We keep getting spectacular sunsets here in central Indiana. We probably have always gotten them, but I didn’t know it until I moved here with this almost unobstructed view. I shot all of these with the Canon PowerShot S95.
I’m still photographing the loveliest sunsets I see when I look out my back door, past the Toyota dealer. Here are the photos I’ve made since I last shared some with you.
I used my Canon S95 for all of these as it is always on my desk, steps from the back door. A couple of these photos strained its low-light performance so I increased the blacks in Photoshop to hide the shadow clipping.
In college, one of my roommates had one of these. He bought it new in 1985. It was a hell of a car for a college freshman to own, and he was very happy with it.
I got to drive it once. He and I had been at a bar in town and where I had just one beer he had three. He was always extra careful when he’d been drinking, so he handed me the keys.
This car is super low, so much so that oncoming cars’ headlights shone directly into my eyes as if they were high beams. I don’t know how fast it would go as I drove it only over city streets near the speed limit. But I remember its stiff chassis and excellent clutch and shifter.
I shot this on Kodak ColorPlus, which was provided by Analogue Wonderland in exchange for this mention. You can buy ColorPlus from them here.
Tomorrow I’ll publish an Operation Thin the Herd report on my Zeiss Ikon Contessa LK. Here’s a frame from the previous time I used that camera. I’m not a giant fan of Kentmere 100 — I’ve had terrible luck with its highlights blowing out. Yet my Contessa managed that well in any light. It seems to “get” this budget film.
And just look at the great detail that Tessar lens captured on my former Toyota’s flank. Count those water drops! If you guess focus right, the Contessa does credible close work. But don’t ask it to shoot macro: it focuses down to only one meter.
I might have a couple more rolls of the Kentmere in the freezer. I know which camera I’m putting them through.
At last, a new car. A new-to-me car at any rate: a 2013 VW Passat 2.5 S.
With that, my beloved Toyota Matrix is finally gone. I wrote its eulogy last September (read it here) after it developed several problems that would cost far more to fix than the car was worth. One of those problems made the car a safety risk on the road.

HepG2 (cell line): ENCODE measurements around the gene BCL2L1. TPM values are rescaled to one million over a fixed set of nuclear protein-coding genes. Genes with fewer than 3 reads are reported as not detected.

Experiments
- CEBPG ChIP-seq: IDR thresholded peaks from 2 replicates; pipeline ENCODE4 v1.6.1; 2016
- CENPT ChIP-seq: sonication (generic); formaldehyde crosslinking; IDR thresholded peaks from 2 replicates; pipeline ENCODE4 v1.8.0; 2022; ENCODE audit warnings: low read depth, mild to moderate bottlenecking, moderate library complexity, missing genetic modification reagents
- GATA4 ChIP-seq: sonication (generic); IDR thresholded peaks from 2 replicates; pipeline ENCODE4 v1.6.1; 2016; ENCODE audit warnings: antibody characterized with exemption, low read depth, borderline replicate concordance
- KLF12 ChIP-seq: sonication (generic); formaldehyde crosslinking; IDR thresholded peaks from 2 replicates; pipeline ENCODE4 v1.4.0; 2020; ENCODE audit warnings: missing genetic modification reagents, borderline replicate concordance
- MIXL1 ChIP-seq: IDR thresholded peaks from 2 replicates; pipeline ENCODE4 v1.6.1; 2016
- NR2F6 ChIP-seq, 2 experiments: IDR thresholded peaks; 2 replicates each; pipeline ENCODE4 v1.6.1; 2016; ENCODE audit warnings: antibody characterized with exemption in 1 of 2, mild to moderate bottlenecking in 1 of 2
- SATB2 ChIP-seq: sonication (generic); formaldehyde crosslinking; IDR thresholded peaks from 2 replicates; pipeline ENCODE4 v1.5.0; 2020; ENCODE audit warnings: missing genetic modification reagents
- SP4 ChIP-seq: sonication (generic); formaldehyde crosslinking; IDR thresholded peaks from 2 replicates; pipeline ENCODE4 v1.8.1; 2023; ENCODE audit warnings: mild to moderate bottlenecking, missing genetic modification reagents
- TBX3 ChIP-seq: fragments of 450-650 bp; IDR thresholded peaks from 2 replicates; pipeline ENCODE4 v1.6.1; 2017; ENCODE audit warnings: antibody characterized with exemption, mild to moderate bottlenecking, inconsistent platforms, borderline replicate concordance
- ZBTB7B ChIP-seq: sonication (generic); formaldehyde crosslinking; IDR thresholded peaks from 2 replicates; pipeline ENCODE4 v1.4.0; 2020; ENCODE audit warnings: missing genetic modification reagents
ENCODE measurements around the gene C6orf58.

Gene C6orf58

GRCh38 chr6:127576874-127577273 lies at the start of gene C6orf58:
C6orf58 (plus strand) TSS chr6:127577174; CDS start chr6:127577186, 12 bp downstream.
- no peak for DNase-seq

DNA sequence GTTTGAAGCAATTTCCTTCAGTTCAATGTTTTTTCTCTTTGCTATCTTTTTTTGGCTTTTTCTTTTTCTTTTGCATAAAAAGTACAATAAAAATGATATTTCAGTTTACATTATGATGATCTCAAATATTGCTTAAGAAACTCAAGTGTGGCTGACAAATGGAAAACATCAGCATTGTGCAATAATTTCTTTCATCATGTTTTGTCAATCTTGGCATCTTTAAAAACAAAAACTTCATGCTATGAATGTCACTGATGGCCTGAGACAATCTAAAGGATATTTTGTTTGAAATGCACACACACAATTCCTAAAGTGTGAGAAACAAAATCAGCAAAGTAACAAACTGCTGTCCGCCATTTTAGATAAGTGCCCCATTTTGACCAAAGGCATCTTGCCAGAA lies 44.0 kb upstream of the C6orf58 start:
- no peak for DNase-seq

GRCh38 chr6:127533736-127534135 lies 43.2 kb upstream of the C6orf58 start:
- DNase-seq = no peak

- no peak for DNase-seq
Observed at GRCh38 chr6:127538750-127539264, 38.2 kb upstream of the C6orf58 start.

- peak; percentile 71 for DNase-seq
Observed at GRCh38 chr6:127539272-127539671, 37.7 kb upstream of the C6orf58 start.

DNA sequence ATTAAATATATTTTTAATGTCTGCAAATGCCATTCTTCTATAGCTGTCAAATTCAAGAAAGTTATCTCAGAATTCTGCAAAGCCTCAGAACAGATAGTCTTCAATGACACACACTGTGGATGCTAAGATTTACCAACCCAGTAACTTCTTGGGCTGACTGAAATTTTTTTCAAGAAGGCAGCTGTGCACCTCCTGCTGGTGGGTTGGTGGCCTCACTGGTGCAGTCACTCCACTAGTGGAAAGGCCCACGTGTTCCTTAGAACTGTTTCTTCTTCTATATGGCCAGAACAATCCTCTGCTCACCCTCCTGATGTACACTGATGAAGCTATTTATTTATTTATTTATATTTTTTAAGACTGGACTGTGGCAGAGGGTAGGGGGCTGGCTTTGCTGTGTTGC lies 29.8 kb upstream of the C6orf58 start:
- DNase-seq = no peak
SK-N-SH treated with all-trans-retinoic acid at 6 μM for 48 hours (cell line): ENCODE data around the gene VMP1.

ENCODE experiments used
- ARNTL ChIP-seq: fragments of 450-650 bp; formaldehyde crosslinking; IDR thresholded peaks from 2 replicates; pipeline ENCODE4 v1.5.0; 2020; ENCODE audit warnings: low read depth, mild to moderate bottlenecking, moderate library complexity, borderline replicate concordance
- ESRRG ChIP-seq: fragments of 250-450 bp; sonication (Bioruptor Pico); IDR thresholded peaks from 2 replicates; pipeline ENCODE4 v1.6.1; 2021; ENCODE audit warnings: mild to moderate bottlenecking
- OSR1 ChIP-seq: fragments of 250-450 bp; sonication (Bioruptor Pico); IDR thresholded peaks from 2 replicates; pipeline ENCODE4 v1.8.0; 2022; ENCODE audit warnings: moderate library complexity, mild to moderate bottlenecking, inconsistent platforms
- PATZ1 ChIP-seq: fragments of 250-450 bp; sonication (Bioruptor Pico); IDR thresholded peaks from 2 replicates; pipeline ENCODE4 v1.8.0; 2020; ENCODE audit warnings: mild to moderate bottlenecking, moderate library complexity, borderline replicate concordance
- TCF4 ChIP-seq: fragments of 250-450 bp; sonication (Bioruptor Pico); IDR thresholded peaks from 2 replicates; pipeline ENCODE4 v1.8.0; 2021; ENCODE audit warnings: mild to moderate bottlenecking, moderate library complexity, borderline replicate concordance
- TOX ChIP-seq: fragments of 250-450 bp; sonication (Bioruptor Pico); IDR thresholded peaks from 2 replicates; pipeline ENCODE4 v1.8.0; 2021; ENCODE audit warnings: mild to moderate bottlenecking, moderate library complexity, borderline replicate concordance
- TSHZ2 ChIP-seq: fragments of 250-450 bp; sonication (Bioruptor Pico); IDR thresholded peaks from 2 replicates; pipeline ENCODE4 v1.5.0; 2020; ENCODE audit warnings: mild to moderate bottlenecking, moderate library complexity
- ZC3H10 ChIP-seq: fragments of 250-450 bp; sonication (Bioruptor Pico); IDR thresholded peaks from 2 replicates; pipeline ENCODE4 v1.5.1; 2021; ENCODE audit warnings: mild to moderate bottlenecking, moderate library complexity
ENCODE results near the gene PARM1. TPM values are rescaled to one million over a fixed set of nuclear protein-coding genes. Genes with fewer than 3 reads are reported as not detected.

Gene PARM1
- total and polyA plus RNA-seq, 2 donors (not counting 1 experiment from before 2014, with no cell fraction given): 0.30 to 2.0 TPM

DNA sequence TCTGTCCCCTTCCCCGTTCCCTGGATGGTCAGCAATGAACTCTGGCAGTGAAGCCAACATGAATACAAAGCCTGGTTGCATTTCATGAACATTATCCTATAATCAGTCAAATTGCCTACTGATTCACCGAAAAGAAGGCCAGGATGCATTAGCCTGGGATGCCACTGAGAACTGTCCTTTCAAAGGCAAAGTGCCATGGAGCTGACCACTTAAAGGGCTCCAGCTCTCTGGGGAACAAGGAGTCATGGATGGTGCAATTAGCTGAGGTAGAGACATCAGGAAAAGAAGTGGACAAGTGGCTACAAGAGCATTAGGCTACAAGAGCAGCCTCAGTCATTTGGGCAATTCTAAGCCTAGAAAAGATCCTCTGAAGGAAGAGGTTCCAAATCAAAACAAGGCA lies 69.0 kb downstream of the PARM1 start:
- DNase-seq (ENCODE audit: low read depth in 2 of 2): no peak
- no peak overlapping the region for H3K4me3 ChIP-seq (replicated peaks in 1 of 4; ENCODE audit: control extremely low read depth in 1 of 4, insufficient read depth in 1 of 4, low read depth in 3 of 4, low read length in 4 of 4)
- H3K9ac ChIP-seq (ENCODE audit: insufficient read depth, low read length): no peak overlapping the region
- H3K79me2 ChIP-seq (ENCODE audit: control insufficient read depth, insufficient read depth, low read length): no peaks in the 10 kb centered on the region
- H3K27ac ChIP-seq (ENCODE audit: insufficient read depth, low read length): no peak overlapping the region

But then I dragged my feet on selling it. In part, I struggled to let go of my baby. In part, other priorities kept winning over selling a beater car. In part, I wanted more from it than the $200 my mechanic offered me so he could part it out.
But then late in January it became essential that my family have three safe and reliable automobiles. My wife and I both own Ford Focuses that, despite age and high mileage, are entirely roadworthy. I had to act, and fast, to replace the Matrix.
My wife and I set a budget and I went shopping. That budget was low enough and time was enough of the essence that my purchase criteria were very broad: under 50,000 miles, good reliability reputation, four doors, usable back seat. I looked at a handful of cars and SUVs before coming upon this Passat.
The back seat is cavernous. Our 6′2″ youngest son can sit back there with easily four inches between his knees and the back of my seat. Finally, a comfortable trip car for the family!
The automotive press panned the 2.5-liter, 5-cylinder engine for lacking power compared to the competition. I’ve not driven other midsize sedans, but this Passat has plenty of scoot for me, especially when I drop the transmission into Sport mode. Whee! Fusions and Accords and Camrys must be blazing quick.
The press also criticized the Passat’s generic styling. Can’t say they’re wrong.
After so many years driving inexpensive economy cars, I feel like a real grown up driving this large, comfortable car. But it feels like a wasteful amount of car for me to drive alone to and from work, which is what I use it for most. I take solace in the fact that it gets gas mileage at least as good as my lamented Matrix and my Focus!
Oh, and the trade-in value on a beater 2003 Toyota Matrix: $750. Score!
One of the cool features of my Toyota Matrix is how its gauges are invisible until you turn the car on. I think the display looks especially cool at night.
Astute readers may be curious as to why my car’s redline is so high, 7,800 RPM. It’s a feature of Toyota’s 2ZZ-GE four-cylinder engine, which was designed by Yamaha and built in Japan. It’s the go-fast engine in Toyota’s ZZ engine family. You’ll find versions of this engine in several Toyotas and, surprisingly, one Pontiac and two Lotuses.
Revving the engine past 6,200 RPM activates a second camshaft profile that boosts speed suddenly and considerably. It feels like turbo and is great fun. Unfortunately, my Matrix is hobbled with an automatic transmission, making it hard to reach the revs necessary to have this fun. If you ever buy a 2ZZ-GE-equipped Matrix (it will have the XRS badge on the hatch), go for the six-speed manual transmission.
I’m still talking about this car in the present tense because I haven’t disposed of it yet. It still has the front-end problems that aren’t worth fixing given the car’s market value. It’s days remain numbered. But with everything else going on I haven’t found time to deal with getting rid of it yet.